On July 16, the High Court in Mombasa rendered a landmark judgement when it ordered the State and two private companies to pay Sh1.3 billion to the residents of Owino Uhuru slum after they were exposed to lead poisoning.
The residents had gone to court in 2016 seeking to be compensated for the debilitating effects of the toxic metal as well as for the deaths of their loved ones.
As the trial progressed, experts demonstrated that lead poisoning was widespread and recommended that they undergo chelation therapy, which is a delicate and complicated medical procedure used to remove metals from the body.
When lead, mercury, iron and arsenic build up in the body, they can lead to chronic health problems that result in death. To remove the metals, doctors use special drugs that can either be swallowed or administered through an intravenous tube.
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Once the drug has attached to the metal, it is excreted from the body through urine.
The court heard that on May 8, 2015, then acting Mombasa Director of Health Services Shem Patta said out of 50 victims, 16 would require close monitoring because they had the lead in their blood that was above the levels deemed safe by the World Health Organisation.
"Those determined to have high levels of poisoning will be treated through chelation therapy with close monitoring and tests between the treatments," said Dr Patta.
Patta disclosed that the procedures would be done by doctors and nurses from the national and county governments in Nairobi and Mombasa.
"Out of 50 samples, 11 showed lead levels above normal, which would require treatment," said Patta, adding that four children aged between seven and nine were also tested for lead poisoning and only one, aged eight, required treatment.
According to the medic, many of the residents had been exposed to lead contamination, but they did not suffer from life-threatening conditions.
This was attributed to short exposure period and living further from the smelting plant that recycled used lead-acid batteries.
An earlier 2009 report compiled by Chief Government Chemist George Kakuta had indicated that blood samples from three children had lead levels exceeding the WHO's recommended 10 micrograms per decilitre (10ug/100ml).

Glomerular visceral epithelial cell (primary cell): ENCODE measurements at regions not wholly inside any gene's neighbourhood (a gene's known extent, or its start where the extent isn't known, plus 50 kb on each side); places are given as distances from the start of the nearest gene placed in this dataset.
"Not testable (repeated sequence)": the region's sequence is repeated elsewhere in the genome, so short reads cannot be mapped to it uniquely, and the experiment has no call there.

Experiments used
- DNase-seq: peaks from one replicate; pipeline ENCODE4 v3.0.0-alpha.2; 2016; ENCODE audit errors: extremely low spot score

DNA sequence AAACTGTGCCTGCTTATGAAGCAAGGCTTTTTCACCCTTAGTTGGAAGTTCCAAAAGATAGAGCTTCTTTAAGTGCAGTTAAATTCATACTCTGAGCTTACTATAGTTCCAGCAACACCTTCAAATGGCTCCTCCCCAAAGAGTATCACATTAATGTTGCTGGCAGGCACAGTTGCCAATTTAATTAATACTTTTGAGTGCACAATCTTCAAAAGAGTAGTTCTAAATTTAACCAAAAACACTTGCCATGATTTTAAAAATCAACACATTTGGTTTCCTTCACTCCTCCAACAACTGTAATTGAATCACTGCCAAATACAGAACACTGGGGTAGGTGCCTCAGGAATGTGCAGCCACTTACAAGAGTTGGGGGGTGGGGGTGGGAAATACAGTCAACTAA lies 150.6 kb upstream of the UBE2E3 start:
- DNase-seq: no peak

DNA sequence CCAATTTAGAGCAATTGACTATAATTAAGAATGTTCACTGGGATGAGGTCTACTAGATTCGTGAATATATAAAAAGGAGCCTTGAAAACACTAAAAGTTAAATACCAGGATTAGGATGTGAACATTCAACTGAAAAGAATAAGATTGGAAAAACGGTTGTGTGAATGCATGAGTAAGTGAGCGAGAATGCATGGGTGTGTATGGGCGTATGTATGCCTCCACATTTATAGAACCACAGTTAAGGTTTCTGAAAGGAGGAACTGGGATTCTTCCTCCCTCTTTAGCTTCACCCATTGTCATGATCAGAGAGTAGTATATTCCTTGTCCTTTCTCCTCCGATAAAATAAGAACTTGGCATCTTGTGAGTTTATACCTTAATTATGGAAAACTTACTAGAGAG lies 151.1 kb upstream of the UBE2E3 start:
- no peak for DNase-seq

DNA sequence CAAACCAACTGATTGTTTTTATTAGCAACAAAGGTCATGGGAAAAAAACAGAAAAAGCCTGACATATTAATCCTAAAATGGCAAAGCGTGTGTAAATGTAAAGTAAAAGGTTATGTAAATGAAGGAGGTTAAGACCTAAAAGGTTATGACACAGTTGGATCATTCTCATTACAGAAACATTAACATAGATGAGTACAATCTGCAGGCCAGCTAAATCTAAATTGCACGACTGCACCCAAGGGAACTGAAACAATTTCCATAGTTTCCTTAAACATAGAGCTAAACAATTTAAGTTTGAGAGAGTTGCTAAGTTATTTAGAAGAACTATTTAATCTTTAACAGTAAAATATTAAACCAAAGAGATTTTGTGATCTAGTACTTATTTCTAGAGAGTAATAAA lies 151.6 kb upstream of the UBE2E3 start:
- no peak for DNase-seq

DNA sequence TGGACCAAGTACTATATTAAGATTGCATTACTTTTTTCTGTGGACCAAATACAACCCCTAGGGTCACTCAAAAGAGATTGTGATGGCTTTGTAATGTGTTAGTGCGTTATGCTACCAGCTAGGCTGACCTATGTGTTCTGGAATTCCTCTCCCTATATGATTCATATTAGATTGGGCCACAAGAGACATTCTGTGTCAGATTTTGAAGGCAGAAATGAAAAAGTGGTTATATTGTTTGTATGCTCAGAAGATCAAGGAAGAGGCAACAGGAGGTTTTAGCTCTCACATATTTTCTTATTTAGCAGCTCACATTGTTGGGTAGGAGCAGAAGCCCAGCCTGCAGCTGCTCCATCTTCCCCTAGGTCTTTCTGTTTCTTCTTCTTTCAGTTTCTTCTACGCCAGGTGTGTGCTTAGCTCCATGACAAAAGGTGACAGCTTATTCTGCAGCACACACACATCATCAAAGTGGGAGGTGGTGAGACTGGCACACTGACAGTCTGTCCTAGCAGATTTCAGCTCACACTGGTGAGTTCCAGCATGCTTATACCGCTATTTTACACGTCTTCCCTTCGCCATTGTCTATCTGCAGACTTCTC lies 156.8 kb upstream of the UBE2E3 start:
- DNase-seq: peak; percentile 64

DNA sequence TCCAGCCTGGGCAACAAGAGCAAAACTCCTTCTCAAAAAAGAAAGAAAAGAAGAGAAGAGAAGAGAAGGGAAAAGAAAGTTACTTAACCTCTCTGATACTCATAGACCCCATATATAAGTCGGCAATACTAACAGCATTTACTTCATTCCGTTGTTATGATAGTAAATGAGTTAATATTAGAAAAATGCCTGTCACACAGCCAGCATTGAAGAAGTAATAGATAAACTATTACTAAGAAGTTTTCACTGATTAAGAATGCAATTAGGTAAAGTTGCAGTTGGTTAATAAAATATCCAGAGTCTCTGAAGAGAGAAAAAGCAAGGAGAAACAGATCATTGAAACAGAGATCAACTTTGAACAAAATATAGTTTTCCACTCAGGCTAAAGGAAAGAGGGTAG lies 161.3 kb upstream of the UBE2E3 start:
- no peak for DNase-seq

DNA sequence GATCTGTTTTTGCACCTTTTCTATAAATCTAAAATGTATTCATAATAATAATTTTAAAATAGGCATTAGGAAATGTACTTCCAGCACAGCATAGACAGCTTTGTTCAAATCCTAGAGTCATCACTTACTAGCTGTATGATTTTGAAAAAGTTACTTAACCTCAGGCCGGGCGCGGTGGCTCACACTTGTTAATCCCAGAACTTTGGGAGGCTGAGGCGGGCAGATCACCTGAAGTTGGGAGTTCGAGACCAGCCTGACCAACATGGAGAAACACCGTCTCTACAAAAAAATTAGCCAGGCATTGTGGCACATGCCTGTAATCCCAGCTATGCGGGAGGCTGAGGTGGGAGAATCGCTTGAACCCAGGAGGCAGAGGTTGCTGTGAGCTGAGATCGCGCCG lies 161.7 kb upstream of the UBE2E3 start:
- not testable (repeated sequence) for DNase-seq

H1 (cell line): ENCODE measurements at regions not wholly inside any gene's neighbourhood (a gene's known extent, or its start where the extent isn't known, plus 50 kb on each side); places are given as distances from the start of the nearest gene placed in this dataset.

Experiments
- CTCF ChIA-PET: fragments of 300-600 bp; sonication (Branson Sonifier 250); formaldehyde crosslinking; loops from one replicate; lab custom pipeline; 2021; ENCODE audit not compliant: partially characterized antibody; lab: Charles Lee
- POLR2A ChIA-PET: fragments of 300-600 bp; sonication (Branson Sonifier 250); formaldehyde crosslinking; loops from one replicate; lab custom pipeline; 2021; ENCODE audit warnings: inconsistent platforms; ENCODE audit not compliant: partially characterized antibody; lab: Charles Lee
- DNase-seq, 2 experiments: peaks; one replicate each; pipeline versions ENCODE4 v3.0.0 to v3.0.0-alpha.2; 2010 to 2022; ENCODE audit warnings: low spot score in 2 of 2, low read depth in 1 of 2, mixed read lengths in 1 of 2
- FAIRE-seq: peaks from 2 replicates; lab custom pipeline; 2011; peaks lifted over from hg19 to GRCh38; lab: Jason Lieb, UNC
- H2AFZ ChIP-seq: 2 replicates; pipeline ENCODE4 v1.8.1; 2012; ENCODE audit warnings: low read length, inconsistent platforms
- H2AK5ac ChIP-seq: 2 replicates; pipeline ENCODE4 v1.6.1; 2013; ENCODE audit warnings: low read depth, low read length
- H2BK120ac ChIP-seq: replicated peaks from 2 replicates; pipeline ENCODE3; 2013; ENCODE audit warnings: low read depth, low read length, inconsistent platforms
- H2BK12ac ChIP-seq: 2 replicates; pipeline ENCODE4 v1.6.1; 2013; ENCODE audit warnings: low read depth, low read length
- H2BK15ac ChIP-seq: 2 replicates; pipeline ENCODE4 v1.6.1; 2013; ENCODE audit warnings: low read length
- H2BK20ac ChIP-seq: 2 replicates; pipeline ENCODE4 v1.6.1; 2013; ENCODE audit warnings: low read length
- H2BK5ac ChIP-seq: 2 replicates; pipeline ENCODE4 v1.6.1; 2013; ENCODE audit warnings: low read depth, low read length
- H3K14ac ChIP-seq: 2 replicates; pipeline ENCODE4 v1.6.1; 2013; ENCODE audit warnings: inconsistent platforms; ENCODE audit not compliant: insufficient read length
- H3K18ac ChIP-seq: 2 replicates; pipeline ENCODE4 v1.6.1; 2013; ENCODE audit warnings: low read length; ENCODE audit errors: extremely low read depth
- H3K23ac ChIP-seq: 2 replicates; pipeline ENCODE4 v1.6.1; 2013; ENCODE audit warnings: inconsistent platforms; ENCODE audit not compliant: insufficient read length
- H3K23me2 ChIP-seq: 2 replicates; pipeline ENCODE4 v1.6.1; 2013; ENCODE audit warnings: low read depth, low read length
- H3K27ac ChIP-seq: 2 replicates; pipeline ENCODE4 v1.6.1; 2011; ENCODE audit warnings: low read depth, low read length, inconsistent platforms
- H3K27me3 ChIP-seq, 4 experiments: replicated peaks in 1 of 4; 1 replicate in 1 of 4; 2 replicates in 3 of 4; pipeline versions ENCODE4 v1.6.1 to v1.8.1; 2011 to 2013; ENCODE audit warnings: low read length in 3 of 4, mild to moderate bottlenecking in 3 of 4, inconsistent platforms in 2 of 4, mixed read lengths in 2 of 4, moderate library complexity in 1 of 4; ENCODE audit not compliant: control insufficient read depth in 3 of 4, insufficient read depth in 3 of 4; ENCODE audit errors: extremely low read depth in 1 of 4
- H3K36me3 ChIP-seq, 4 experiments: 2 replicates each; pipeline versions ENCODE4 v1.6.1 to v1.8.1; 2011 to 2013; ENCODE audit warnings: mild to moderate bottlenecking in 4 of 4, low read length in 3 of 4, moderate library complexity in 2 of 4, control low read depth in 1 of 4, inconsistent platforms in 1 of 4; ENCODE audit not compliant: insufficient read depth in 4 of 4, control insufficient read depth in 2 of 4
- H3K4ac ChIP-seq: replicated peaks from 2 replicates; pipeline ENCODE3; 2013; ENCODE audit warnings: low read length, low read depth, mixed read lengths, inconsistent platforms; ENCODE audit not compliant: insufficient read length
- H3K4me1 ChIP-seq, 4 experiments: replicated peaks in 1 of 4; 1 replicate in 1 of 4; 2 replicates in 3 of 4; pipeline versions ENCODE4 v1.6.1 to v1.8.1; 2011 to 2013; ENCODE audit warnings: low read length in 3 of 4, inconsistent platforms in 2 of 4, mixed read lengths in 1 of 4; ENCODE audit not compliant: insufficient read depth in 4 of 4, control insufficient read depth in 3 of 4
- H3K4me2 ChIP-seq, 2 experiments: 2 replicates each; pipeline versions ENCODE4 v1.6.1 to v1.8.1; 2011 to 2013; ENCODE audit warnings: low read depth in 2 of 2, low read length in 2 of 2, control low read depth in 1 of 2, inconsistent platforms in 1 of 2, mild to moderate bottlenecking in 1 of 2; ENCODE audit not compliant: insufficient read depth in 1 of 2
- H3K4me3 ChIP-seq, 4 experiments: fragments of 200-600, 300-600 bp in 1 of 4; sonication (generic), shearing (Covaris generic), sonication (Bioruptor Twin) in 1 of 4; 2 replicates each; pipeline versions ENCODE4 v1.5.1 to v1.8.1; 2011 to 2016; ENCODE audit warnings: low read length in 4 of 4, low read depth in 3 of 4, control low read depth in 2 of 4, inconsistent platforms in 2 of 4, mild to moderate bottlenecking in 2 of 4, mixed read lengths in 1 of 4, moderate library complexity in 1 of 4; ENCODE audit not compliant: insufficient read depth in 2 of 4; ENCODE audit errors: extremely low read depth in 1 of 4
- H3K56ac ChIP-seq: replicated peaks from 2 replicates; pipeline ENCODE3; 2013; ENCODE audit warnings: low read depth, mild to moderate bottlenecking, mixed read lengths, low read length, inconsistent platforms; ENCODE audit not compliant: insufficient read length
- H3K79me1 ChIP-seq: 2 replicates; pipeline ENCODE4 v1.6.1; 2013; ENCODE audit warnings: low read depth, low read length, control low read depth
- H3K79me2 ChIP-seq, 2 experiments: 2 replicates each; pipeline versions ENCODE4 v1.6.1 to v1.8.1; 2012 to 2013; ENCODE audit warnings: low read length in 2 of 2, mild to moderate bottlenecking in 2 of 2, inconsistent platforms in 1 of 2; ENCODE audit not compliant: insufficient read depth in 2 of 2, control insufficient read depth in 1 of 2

One of the children, 12-year-old Catherine Auma, was found to have a blood lead level of 12ug/100ml, while Moses Odhiambo and Daniel Bazil, both aged 10, had lead levels of 17ug/100ml and 23ug/100ml, respectively.
Patta told the court that according to the WHO, lead levels of between 45-70µg/100ml in children was considered dangerous and required chelation therapy and monitoring.
The doctor said the 2015 tests among children, on average, showed levels of 45µg/100ml while those in adults went up to 80µg/100ml.
"Anything from 80µg/100ml to 100µg/100ml requires treatment with close follow up."
Patta also noted that there was no safe blood level of lead, with numbers as low as 5µg/100ml considered to dangerous enough to cause medical complications.
The doctor said that tests on residents targeted kidney and liver functions, adding that these organs, along with the brain, were often damaged by prolonged exposure to lead.
"Symptoms cannot solely be used as a manifestation of toxicity levels given there are people with high levels of poisoning but who manifest little or no symptoms."
According to the July 16 judgement, the chelation treatments were conducted for three months before being abandoned.
A 2015 report by Mombasa Health Executive Binti Omar disclosed that a joint health team was administering preliminary treatment to the poisoned residents by giving zinc, iron, and calcium tablets, which were aimed at strengthening their bones and immune systems.
But the treatment was terminated after it was determined that the residents were still living in a contaminated environment.
"Further analyses of the cases show that residents are still exposed to poisoning. We are extending the screening across 200 metres from the factory," said Omar.
On February 25, 2018, a team of experts reported that they had detected lingering contamination after conducting tests in the slum.
Victor Ochola, a radiographer who led the team, disclosed that three out of 18 residents showed abnormally high lead levels in their blood.
"Anything above 5µg/100ml needs to be investigated," said Dr Ochola, adding that one of the victims was a child with 8µg/100ml, and who had developed bone problems and could not walk.
The two other victims were an adult man and woman.
Ochola said the informal settlement was heavily contaminated, adding that the health effects would last for a long time given that lead has a half-life of 53,000 years and does not biodegrade.
The half-life of lead in adult human blood, however, has been estimated as 28 days, between 30-45 days in soft tissue, and 25-30 years in bones.
Ochola said it is difficult to eradicate the heavy metal from the soil, and that it easily enters the food chain through stormwater and other forms of effluent.